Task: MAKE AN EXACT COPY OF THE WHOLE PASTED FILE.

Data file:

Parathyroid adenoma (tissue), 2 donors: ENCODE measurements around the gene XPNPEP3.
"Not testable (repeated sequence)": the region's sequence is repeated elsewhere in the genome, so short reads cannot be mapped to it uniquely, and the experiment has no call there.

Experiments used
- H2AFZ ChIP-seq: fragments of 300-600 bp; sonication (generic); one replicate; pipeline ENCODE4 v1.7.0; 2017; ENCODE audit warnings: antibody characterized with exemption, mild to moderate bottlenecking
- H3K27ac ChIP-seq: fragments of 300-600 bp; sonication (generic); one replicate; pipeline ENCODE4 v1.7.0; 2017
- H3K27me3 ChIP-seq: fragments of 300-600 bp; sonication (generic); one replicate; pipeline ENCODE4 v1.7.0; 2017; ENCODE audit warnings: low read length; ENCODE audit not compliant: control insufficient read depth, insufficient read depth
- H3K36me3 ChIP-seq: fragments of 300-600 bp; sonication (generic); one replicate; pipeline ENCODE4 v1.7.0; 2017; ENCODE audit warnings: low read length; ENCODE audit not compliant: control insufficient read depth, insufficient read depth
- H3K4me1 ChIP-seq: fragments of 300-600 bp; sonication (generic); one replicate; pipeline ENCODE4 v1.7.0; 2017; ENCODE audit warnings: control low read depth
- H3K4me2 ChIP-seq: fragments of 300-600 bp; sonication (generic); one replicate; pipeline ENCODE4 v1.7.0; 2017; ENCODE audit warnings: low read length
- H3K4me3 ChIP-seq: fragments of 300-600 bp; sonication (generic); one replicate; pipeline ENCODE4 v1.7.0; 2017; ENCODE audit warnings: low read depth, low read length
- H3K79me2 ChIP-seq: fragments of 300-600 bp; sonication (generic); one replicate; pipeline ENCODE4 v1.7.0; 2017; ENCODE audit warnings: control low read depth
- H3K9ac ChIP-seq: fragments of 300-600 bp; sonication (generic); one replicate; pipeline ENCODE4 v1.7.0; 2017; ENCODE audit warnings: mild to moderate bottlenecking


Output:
Parathyroid adenoma (tissue), 2 donors: ENCODE measurements around the gene XPNPEP3.
"Not testable (repeated sequence)": the region's sequence is repeated elsewhere in the genome, so short reads cannot be mapped to it uniquely, and the experiment has no call there.

Experiments used
- H2AFZ ChIP-seq: fragments of 300-600 bp; sonication (generic); one replicate; pipeline ENCODE4 v1.7.0; 2017; ENCODE audit warnings: antibody characterized with exemption, mild to moderate bottlenecking
- H3K27ac ChIP-seq: fragments of 300-600 bp; sonication (generic); one replicate; pipeline ENCODE4 v1.7.0; 2017
- H3K27me3 ChIP-seq: fragments of 300-600 bp; sonication (generic); one replicate; pipeline ENCODE4 v1.7.0; 2017; ENCODE audit warnings: low read length; ENCODE audit not compliant: control insufficient read depth, insufficient read depth
- H3K36me3 ChIP-seq: fragments of 300-600 bp; sonication (generic); one replicate; pipeline ENCODE4 v1.7.0; 2017; ENCODE audit warnings: low read length; ENCODE audit not compliant: control insufficient read depth, insufficient read depth
- H3K4me1 ChIP-seq: fragments of 300-600 bp; sonication (generic); one replicate; pipeline ENCODE4 v1.7.0; 2017; ENCODE audit warnings: control low read depth
- H3K4me2 ChIP-seq: fragments of 300-600 bp; sonication (generic); one replicate; pipeline ENCODE4 v1.7.0; 2017; ENCODE audit warnings: low read length
- H3K4me3 ChIP-seq: fragments of 300-600 bp; sonication (generic); one replicate; pipeline ENCODE4 v1.7.0; 2017; ENCODE audit warnings: low read depth, low read length
- H3K79me2 ChIP-seq: fragments of 300-600 bp; sonication (generic); one replicate; pipeline ENCODE4 v1.7.0; 2017; ENCODE audit warnings: control low read depth
- H3K9ac ChIP-seq: fragments of 300-600 bp; sonication (generic); one replicate; pipeline ENCODE4 v1.7.0; 2017; ENCODE audit warnings: mild to moderate bottlenecking